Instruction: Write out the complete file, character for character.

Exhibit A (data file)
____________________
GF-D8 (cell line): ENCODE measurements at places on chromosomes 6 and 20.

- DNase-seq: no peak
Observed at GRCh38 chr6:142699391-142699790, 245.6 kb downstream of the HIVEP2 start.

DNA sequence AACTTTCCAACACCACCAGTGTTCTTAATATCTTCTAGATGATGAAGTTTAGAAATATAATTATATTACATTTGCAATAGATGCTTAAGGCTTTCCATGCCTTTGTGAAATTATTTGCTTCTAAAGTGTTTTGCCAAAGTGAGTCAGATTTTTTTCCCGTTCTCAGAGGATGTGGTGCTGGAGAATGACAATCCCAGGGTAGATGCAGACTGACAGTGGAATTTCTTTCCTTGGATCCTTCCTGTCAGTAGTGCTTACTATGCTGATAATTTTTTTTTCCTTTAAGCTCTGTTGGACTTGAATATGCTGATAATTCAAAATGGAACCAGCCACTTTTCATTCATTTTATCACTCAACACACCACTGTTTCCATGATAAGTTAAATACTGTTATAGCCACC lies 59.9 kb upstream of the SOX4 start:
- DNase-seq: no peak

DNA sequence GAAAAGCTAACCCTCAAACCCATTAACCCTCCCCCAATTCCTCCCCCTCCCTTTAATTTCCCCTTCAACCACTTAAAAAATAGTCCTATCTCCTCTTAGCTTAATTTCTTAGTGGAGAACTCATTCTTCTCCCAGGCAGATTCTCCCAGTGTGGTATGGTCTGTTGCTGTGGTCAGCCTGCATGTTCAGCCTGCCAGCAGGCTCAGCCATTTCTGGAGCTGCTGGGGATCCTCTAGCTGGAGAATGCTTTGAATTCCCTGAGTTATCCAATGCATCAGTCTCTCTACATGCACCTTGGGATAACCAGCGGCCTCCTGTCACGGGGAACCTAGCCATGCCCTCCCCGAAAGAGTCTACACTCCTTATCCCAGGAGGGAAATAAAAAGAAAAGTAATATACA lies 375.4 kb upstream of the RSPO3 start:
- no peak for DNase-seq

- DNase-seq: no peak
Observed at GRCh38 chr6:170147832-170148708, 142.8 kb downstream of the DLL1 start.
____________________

GF-D8 (cell line): ENCODE measurements at places on chromosomes 6 and 20.

- DNase-seq: no peak
Observed at GRCh38 chr6:142699391-142699790, 245.6 kb downstream of the HIVEP2 start.

DNA sequence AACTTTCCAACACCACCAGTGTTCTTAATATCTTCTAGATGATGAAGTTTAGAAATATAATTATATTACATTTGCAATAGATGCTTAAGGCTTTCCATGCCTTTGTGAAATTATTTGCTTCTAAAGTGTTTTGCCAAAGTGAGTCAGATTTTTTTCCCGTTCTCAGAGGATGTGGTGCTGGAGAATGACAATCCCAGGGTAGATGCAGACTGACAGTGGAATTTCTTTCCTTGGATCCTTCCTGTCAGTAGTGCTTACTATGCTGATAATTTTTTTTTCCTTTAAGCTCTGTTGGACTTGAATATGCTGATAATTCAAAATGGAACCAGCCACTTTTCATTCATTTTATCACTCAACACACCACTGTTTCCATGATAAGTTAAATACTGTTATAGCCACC lies 59.9 kb upstream of the SOX4 start:
- DNase-seq: no peak

DNA sequence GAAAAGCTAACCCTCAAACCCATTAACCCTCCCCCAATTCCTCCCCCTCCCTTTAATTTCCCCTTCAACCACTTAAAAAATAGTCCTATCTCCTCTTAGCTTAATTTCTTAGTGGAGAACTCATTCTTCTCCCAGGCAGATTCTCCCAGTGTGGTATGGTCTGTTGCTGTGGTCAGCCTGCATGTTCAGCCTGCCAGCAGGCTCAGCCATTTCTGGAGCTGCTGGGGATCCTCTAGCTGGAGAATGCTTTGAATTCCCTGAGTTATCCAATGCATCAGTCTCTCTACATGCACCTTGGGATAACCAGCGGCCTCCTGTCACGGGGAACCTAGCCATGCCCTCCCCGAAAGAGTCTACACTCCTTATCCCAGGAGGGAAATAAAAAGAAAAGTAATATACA lies 375.4 kb upstream of the RSPO3 start:
- no peak for DNase-seq

- DNase-seq: no peak
Observed at GRCh38 chr6:170147832-170148708, 142.8 kb downstream of the DLL1 start.